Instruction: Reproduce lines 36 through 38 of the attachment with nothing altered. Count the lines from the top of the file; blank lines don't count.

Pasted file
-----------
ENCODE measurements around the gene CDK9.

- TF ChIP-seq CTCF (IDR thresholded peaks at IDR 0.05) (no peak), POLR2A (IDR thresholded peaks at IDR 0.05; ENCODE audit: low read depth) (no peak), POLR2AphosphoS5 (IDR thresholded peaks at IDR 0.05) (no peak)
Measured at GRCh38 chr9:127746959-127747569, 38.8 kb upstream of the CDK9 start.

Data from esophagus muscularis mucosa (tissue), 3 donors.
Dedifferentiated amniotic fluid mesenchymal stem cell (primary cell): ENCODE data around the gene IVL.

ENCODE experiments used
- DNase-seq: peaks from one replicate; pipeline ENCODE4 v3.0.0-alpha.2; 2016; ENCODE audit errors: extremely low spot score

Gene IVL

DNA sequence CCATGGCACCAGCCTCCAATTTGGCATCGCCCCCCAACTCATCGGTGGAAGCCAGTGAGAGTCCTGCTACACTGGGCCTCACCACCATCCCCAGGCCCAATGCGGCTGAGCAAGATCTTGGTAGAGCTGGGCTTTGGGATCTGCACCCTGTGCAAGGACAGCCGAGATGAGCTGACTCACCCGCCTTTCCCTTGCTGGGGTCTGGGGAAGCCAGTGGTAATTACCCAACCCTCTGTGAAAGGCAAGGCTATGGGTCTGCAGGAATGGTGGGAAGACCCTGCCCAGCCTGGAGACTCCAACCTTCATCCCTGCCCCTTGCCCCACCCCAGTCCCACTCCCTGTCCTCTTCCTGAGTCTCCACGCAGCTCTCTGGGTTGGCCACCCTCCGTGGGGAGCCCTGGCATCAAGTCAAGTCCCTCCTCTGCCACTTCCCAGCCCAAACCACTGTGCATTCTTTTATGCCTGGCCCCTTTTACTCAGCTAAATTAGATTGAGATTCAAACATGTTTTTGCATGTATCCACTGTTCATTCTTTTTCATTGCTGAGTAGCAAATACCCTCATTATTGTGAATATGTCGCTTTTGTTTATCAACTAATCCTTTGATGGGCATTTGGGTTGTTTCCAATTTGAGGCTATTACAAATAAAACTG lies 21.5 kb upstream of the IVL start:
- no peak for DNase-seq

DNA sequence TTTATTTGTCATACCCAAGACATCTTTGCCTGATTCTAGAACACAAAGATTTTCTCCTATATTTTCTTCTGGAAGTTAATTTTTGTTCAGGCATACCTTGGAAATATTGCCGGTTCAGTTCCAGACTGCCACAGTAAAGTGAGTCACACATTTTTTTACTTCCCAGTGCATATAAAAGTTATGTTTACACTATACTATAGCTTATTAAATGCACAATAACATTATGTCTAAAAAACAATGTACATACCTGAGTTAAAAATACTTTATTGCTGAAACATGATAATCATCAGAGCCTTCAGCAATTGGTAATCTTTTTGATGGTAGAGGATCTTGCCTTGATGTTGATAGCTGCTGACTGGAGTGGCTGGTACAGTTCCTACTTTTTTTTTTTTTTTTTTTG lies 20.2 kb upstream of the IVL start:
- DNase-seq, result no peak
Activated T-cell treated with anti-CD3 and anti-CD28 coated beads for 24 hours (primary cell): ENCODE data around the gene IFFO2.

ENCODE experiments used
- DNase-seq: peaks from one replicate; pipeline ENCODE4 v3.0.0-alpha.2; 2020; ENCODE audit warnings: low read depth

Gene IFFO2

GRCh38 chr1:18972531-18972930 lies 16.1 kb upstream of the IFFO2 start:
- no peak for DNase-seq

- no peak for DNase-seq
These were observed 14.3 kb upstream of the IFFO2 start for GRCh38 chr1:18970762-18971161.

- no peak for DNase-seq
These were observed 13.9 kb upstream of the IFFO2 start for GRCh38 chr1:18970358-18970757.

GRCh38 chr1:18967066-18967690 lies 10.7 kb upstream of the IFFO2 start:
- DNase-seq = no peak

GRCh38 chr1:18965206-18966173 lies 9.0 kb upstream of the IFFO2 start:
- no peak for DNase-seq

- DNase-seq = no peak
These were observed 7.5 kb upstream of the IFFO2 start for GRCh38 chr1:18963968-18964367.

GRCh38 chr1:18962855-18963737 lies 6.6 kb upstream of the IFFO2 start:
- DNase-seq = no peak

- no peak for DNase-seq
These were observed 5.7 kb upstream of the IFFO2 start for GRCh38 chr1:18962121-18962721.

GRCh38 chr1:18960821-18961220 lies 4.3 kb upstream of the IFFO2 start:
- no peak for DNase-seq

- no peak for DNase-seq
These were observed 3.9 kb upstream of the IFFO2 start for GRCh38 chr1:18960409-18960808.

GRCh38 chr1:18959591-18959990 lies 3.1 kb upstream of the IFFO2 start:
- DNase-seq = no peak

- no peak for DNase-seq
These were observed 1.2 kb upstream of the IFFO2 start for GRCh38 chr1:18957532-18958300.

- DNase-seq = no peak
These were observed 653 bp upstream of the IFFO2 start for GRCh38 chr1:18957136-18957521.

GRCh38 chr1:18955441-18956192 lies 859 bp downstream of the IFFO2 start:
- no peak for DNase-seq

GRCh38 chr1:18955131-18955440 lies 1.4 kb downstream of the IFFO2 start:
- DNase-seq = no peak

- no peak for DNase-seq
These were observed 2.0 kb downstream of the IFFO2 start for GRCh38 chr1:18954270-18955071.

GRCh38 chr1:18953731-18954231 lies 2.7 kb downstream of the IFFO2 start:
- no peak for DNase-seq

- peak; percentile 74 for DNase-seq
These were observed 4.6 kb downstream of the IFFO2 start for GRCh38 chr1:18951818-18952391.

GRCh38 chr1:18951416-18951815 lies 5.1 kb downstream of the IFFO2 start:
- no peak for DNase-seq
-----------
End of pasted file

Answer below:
These were observed 3.9 kb upstream of the IFFO2 start for GRCh38 chr1:18960409-18960808.

GRCh38 chr1:18959591-18959990 lies 3.1 kb upstream of the IFFO2 start:
- DNase-seq = no peak